Five stories that have North Texas talking: Bush 43 discusses new administration and book promotion; meet the man playing Thurgood Marshall in Fort Worth; the pride of Duncanville High; and more.
While promoting his new book of portraits, former President George W. Bush fielded several questions Monday about Donald Trump, an independent press and immigration in an interview on NBC’s “Today” show. “The job’s a tough job,” he said. “Everybody looks at the presidency when they campaign one way. Then they get in office and find out there’s a reality to the job.”
Concerning the extent of Trump’s contact with the Russian government, Bush said, “We all need answers.” He didn't rule out the need for a special prosecutor to lead an investigation. Bush also defended the need for an independent press to hold those in power accountable. “I consider the media to be indispensable to democracy." He said power can be "very addictive, and it can be corrosive.”
The Republican didn't say he supported Trump's travel ban, but said he supports an immigration policy that's “welcoming and upholds the law.” Watch the full interview below. As for those portraits, the book was released today, and you can see them in person starting March 2 at the Bush Center in Dallas. [Today]
- Speaking of George W., his daughter Barbara Pierce Bush will headline a Planned Parenthood event in North Texas Wednesday. She will be the keynote speaker at Planned Parenthood of Greater Texas' annual Fort Worth luncheon and fundraiser, The Texas Tribune reports. The organization provides an array of reproductive and sexual health services, including abortions. The 43rd president was staunchly against abortion during his time as Texas governor and in the White House, but the former first lady, Laura Bush, has offered support for its legality on several occasions. Their daughter is the CEO and co-founder of Global Health Corps. [The Texas Tribune]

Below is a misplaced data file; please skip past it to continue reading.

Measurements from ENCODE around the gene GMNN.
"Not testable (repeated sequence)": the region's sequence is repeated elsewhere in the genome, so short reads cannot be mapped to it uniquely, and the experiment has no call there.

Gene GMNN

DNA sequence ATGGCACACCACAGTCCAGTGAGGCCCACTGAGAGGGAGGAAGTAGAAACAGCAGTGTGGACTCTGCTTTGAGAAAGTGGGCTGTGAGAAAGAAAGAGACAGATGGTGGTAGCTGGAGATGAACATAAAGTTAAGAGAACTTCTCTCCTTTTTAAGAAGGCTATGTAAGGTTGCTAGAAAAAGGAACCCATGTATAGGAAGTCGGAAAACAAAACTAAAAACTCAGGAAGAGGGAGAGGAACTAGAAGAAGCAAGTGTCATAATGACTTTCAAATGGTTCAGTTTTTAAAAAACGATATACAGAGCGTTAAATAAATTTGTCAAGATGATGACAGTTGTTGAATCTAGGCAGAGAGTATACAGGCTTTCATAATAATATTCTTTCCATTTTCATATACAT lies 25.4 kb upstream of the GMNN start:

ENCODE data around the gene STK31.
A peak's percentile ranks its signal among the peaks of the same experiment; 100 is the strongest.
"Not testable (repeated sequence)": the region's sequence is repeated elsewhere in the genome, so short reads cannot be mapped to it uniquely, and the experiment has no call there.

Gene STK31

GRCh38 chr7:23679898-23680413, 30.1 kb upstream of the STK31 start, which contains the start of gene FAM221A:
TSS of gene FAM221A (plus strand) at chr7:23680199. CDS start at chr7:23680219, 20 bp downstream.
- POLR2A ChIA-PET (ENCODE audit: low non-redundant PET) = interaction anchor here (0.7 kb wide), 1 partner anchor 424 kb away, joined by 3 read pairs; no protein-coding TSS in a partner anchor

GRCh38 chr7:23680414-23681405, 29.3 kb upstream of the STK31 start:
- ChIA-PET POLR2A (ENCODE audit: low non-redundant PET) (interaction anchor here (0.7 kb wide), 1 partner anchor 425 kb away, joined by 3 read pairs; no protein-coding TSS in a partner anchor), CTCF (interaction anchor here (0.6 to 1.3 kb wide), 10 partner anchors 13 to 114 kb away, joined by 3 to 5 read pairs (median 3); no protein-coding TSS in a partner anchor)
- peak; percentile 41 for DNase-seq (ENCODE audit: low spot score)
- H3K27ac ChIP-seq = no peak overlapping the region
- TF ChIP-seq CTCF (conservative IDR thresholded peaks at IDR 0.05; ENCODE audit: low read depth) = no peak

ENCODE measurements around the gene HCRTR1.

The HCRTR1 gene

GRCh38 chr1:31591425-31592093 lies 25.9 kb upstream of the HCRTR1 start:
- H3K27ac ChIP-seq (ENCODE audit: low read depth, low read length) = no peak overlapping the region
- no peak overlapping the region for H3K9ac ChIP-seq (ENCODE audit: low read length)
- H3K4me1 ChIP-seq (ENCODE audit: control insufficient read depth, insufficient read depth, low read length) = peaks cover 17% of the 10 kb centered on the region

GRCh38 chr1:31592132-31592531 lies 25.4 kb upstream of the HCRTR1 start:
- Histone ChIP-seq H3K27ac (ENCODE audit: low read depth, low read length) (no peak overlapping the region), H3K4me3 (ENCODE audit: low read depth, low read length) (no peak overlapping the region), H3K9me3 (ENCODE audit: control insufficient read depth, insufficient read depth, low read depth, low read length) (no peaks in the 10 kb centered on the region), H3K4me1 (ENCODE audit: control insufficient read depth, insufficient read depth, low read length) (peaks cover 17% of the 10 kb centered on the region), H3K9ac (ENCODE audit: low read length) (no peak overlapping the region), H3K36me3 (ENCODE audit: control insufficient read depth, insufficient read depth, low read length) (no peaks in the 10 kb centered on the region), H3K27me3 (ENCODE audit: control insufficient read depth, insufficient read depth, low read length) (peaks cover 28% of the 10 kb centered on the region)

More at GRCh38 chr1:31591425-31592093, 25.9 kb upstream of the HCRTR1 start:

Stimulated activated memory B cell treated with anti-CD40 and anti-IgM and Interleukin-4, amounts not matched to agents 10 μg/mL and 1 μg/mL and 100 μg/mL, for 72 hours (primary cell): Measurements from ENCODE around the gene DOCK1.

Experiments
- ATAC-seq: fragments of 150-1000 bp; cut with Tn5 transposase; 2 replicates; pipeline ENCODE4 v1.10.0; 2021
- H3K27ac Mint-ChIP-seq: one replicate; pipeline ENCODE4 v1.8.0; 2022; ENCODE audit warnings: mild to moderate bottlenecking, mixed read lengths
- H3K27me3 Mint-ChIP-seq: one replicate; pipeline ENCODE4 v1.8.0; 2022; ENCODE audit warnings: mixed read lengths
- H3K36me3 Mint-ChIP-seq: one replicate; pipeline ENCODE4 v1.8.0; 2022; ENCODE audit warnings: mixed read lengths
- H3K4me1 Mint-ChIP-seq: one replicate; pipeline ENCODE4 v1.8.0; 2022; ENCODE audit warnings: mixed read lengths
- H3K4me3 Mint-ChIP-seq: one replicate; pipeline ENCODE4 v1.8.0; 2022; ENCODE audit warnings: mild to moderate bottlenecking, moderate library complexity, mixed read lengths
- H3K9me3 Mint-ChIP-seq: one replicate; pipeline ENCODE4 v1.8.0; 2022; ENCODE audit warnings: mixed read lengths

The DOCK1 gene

- Duncanville High’s buoy in a sea of change: its girls basketball team. The Pantherettes are heading to San Antonio this week with the hopes of securing their 10th state title. During a recent game, coach Cathy Self-Morgan was leading her team to another win. At the time, their record was 37-2. In Duncanville, that’s almost low. “My biggest challenge is making sure these kids are fed," Self-Morgan said. "And making sure they have warm clothes when it’s cold and making sure their needs are being met — physical and emotional.” That’s a big job at a school where two-thirds of the kids are labeled economically disadvantaged. Read the next chapter of our series, “Race, Poverty and the Changing Face of Schools.” [KERA News]
- Discrimination kept this actor from the stage for years. Now, he stars as Thurgood Marshall in a one-man show. Selmore Haines III has been acting in plays across North Texas for the past four years. He currently stars as the late Supreme Court Justice in Jubilee Theatre’s “Thurgood.” Before that, Haines hadn’t been on the stage for more than 30 years. In his youth, Haines struggled to fit the part — any part. He was told he couldn’t take lead roles because he was black, and in other cases, he was told he wasn’t “black enough.” A chance encounter with a friend helped him get back into acting. He opens up about how race sidelined his career in the Artist Spotlight. [Art&Seek]
- A Dallas chef has written a cookbook for vegans to enjoy and connect with traditional Mexican cuisine. Eddie Garza has been vegan for more than a decade, and he’s spent that time collecting and creating recipes that he’s now compiled into the book, “!Salud! Vegan Mexican Cookbook.” Garza also made the change in his diet to lose weight, and he turned to traditional Mexican food to help. “The majority of the food that was cultivated in Mexico during the Meso-American times (was) corn, it was beans, it was squashes and chiles.” Garza tells Texas Standard. Garza’s book offers not only vegan-friendly Mexican meals but also the history behind them. [Texas Standard]